How do I recover from a commit –amend if I already pushed the original commit?

Scenario: I commit, push to the remote server, and then commit something else with –amend. If I try to push again, I’ll get an error because I changed history that was already pushed.

  1. Lets say I don’t care about the amended changes, how do I undo this so my history looks like the remote history (discard the –amend changes)?
  2. Lets say I do care about the amended changes, how do I turn the amended commit into a stand alone commit so history looks like this:

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  9.        commit 1            <-           commit 2
    (already pushed to server) <- (originally from amended commit)
    

I’m trying to avoid having to use a push -f.


This is a very similar question but there is a key difference: In that question, he hasn’t pushed commit 1 to a remote repo yet. In my question, I have.

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  • One Solution collect form web for “How do I recover from a commit –amend if I already pushed the original commit?”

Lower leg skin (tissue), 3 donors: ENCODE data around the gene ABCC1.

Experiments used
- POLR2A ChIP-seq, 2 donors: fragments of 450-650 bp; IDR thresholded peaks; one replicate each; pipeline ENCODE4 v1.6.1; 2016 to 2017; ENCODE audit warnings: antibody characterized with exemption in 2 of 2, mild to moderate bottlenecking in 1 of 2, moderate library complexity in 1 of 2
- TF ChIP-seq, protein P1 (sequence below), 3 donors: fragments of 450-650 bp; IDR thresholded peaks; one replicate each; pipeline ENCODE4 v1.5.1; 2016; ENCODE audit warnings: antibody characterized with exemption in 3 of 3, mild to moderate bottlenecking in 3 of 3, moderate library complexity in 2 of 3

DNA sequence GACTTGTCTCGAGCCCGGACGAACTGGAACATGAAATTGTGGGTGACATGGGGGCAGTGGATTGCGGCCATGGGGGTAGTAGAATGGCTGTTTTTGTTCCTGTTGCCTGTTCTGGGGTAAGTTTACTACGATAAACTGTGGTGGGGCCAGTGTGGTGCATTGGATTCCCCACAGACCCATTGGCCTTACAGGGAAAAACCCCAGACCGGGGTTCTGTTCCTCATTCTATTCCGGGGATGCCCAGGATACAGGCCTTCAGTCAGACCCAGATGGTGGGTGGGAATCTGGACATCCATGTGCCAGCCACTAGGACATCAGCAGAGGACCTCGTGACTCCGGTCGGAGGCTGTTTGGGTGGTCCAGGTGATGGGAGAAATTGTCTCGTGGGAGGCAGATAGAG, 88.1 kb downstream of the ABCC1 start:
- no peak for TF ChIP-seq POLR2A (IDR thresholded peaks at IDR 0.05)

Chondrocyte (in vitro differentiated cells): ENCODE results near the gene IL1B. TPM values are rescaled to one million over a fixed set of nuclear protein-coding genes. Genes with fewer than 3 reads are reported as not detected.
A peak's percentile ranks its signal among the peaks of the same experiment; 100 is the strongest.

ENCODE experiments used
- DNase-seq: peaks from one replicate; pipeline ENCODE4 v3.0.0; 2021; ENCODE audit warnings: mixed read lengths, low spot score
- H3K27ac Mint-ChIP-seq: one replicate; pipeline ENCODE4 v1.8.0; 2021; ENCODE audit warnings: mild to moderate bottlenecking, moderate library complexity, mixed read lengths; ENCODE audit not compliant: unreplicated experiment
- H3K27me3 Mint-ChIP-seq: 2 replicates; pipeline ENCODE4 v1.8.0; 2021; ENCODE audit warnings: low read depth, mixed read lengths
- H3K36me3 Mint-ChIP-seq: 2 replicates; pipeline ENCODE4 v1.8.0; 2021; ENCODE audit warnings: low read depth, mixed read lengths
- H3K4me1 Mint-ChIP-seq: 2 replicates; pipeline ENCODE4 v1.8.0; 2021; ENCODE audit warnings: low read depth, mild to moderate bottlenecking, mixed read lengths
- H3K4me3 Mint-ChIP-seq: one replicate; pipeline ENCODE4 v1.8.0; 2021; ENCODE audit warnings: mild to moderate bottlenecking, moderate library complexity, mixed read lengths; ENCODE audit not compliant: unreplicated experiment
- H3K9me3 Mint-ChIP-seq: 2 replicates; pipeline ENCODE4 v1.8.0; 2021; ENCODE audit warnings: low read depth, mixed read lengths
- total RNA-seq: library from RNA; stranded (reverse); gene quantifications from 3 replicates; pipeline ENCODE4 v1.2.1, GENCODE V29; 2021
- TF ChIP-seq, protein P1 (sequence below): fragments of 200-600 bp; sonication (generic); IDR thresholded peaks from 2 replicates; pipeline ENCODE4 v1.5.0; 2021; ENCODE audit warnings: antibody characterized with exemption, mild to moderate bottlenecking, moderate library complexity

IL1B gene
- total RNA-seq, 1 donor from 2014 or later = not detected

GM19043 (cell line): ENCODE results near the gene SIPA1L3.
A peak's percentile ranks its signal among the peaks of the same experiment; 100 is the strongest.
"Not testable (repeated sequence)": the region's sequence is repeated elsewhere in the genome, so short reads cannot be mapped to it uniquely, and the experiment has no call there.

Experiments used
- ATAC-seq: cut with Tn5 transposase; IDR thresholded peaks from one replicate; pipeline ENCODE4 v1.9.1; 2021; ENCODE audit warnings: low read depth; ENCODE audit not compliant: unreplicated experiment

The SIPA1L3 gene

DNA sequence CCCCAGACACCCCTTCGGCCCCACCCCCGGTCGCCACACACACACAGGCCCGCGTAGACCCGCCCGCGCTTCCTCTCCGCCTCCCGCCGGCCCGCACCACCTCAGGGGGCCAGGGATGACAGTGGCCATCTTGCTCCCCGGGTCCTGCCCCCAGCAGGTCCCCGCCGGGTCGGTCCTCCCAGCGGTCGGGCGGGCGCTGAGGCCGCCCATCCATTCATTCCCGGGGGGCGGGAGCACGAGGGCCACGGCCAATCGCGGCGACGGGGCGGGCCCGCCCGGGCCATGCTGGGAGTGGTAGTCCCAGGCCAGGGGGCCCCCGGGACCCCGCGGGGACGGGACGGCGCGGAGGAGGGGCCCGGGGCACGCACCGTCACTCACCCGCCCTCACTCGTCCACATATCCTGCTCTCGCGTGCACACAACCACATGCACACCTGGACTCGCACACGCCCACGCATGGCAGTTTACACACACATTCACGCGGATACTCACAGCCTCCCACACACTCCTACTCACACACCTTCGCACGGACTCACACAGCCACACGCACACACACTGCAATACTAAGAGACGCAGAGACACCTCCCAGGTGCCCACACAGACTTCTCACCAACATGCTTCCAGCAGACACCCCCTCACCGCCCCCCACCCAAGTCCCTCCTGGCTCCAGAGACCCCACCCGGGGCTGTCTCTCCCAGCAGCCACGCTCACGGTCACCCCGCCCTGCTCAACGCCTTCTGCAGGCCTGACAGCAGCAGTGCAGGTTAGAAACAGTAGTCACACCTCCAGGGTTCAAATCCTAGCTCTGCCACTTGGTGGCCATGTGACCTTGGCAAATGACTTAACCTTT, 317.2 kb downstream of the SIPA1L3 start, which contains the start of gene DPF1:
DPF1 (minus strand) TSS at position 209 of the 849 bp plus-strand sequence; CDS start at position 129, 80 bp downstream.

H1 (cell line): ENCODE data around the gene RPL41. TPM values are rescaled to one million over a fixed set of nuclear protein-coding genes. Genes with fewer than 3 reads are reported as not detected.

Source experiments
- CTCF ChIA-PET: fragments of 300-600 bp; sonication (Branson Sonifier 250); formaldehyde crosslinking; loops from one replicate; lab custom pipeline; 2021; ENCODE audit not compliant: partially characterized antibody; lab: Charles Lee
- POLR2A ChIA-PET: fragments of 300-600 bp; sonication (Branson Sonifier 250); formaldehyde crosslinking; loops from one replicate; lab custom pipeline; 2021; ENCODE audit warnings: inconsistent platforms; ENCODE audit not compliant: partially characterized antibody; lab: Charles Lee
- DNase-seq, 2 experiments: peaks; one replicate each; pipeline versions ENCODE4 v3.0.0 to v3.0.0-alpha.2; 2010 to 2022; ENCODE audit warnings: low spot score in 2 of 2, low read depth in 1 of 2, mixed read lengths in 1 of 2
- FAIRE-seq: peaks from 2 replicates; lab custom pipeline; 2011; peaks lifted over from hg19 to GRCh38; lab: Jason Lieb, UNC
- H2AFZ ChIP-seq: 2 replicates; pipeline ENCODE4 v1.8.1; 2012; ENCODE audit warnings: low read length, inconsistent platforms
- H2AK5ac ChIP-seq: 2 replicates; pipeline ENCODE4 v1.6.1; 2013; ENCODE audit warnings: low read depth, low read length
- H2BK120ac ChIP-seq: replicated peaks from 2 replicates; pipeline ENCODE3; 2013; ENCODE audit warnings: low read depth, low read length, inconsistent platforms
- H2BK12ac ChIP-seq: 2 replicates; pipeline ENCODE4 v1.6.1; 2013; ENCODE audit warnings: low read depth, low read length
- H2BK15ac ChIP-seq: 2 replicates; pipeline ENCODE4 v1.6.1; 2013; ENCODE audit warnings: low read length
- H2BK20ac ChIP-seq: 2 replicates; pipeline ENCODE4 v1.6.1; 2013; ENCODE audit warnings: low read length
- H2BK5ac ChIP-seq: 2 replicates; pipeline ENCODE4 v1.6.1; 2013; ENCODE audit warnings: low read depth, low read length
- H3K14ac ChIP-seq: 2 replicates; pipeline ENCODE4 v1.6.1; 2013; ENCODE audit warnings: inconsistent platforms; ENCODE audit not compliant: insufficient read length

I’ll assume your remote is called origin, and your branch is called master. Adjust as needed.

    Lets say I don’t care about the amended changes

    Then you can use git reset --hard origin/master. This sets your current branch to exactly what is on the remote, and updates your index and worktree to match.

    Lets say I do care about the amended changes

    Then you can use git reset --soft origin/master. This sets your current branch to exactly what is on the remote, but does not update your index or worktree to match. You can then use git commit to create a new commit containing your added changes.

    Git Baby is a git and github fan, let's start git clone.